In this arrangement one or more photocells |38 are provided, behind the translucent display surface, each connected by exible cord |39. The photocell is provided with a light protective housing |40, in which is formed a narrow slit |43'. When it is desired to transmit a command to a plane in a particular section the control operator simply holds the tube up to the board with the slit in register with the position thereon corresponding to that section. As a 300 M. P. H. plane will occupy each section for six seconds there is example time to do this, while adjusting permanently mounted cells on tracks, and other mechanical registering devices, all require more manipulation and take more time. Tubes for transmitting permanent orders, such as obstacle warnings, can, of course, be permanently fixed in place on the board.

With the tube |38 held in place with respect to a selected section, the annunciator pulse from a plane entering this section will cause a 300 microsecond pulse to be transmitted to an amplifier Ml, which passes it on to a gate circuit l42. This gate circuit is closed during every fifth cycle of operation by the cycle gating pulse sent out by the master station as an auxiliary to the starting trigger pulse, so that the command will not be sent during the cycle in which the identication signals are transmitted from the planes.

It should be noted that as the pulses lappear atorv |41.

14 on the s'cr'eefto theeye' theyv last much longer than 'the 666?/:l microseconds, owing 'to'f the'persistence ofthe sc'reenifl "Even persistentffscreens, however, flash `muchr` more" brightly while'f' excited, thus ygiving a light pulse *during in"- terval, `and asa D. C. `an'iplifier is not used'the persistent portion kof the traceiisnot'vpasse'd by From the gate circuit |42 the signal isp'assed on through a secondgate circuit |43',"and' thence through a' line '|413 to a delay'circult'l which delays the pulse just long enough so `that the circuit is not self-blockingand then Vpasses it on through ia line I4S'to "a blanking 'gate'gener- This passesr a twelve-intervalv gate through line |49 back to the gate circuit and prevents an immediate repetition ofthe'command signal, or a stretching out thereof which might result in a false command, owing to rexcitation of the circuit bythe command signal itself.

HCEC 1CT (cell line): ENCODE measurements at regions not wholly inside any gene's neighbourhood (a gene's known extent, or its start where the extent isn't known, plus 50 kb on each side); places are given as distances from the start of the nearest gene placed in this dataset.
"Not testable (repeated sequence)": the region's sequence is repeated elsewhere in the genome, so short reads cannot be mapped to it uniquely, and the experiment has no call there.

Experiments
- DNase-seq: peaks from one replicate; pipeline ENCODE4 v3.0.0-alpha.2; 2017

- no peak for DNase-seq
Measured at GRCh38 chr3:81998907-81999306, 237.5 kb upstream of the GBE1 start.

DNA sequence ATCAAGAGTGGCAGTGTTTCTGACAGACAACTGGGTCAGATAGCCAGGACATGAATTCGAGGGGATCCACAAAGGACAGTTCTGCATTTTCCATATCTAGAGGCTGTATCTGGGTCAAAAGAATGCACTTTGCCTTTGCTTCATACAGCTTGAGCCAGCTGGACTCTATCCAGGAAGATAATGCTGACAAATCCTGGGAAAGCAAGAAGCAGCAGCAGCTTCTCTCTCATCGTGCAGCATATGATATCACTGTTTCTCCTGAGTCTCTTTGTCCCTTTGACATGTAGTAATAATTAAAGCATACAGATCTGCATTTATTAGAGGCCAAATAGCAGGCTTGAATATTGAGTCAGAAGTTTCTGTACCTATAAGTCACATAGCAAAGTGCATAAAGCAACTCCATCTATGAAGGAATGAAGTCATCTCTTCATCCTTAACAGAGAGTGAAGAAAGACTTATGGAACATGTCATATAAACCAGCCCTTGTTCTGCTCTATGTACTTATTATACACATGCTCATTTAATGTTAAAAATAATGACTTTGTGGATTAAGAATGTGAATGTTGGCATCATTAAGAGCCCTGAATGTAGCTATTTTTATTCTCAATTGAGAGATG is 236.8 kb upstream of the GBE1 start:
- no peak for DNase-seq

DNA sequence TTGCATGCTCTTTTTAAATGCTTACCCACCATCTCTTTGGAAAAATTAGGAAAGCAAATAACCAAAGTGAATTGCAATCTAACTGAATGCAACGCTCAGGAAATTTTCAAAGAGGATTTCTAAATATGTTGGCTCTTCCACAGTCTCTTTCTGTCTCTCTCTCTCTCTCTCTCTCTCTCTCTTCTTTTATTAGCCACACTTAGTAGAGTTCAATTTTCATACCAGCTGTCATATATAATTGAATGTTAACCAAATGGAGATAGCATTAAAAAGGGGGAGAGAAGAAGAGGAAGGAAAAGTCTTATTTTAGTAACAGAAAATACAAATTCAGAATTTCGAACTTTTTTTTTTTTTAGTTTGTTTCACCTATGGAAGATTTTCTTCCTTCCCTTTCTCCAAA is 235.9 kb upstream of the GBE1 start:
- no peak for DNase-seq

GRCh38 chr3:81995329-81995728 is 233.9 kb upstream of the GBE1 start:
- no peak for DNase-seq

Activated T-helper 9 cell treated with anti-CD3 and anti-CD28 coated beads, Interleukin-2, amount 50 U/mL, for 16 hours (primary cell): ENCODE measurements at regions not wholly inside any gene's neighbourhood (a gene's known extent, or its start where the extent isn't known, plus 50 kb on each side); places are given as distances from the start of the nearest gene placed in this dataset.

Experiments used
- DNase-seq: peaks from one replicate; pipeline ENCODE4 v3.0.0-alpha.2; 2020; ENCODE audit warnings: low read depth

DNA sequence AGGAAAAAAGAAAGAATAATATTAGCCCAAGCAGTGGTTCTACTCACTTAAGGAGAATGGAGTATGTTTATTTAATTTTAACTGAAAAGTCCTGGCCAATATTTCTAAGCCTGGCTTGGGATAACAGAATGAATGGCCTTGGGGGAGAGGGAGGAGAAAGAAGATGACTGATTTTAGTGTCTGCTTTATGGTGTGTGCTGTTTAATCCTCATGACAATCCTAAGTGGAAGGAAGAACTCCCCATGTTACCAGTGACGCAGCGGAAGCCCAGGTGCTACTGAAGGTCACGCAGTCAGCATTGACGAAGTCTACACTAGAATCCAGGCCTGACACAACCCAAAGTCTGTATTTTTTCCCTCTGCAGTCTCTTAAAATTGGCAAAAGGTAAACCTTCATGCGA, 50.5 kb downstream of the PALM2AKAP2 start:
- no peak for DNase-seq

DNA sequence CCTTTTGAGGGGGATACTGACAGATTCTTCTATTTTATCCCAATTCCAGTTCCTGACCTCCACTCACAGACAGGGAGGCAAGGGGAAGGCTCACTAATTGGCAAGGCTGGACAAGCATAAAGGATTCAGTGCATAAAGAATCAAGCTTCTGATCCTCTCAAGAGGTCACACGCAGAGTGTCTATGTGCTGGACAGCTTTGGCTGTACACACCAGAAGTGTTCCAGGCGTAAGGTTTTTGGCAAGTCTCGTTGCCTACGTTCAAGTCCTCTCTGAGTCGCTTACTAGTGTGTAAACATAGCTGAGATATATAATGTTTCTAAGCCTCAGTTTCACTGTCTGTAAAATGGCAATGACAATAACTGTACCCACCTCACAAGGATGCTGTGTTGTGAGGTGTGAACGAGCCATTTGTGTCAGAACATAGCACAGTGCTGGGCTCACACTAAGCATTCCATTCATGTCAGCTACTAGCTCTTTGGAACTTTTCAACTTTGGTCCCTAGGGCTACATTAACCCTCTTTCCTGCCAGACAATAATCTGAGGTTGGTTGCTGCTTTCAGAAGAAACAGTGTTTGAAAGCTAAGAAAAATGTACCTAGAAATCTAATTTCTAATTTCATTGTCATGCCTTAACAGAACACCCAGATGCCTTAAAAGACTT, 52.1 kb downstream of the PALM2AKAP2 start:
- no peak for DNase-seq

The delayed impulse from the phototube is also passed to a gate generator |50. This generator provides a gating impulse whose width is variable in accordance with the command which it is desired to transmit, the width of the gate which can be set varying from one to seven intervals in length. The gating pulse `is transmitted through line to the gating circuit |52, and passes from'one to seven impulses, as may have been selected, from the 1500 cycle trigger oscillator through vline |53 to a multivibrator pulse generator |55. The pulses so generated are transmitted through line |56 to the radio transmitter |51, operating on the frequency allotted to the ight level operated by the plane to be controlled, the transmitter radiating the signal to the plane from antenna |60.

All of the equipment shown in the diagram is, of course, duplicated for each altitude level.

Certain factors relating to the time of propagation of the signals which enter into the operation of the system should be discussed. The entire operation of the system is dependent upon the reception by the control station of the ane nunciator signal from the plane within the proper interval corresponding to the section. It is clear that there will be a material difference in relative time of transmission of the annunciator sian-al within the interval as between a plane in section I and a plane in section |021, this difference in epoch of emission beine,r due to the time required for a coincidence pulse from station A to travel fty miles or so down the airway. There will also be minor dierences in relative time of receipt and transmission of the annunciator signals as between planes ying at high and low levels, and also as between planes in inner and outer courses, or near the center or ends of the courses.

It is for this reason that it is preferable to locate the control station at the end of the course most distant from the master station A. In this case a plane receives its triple coincidence in a the transmision of the interval pulse from' A and the lreception by the control station of-"thev annunciator pulse would be of the order of a very few microseconds, while if the plane were at the far end of the course the total difference in delay is only of the order of some twenty-nine or thirty microconds. or less than five percent of the interval. Accordingly., there will remain within the interval ample time for the circuits to operate, and, if desired, to transmit to difierent altitudes by time division methods instead of by frequency separation as is here suggested. Once the various codes have been initiated, however, the need for extreme accuracy vanishes, since an entire interval is allotted to each element of the various cod proposed.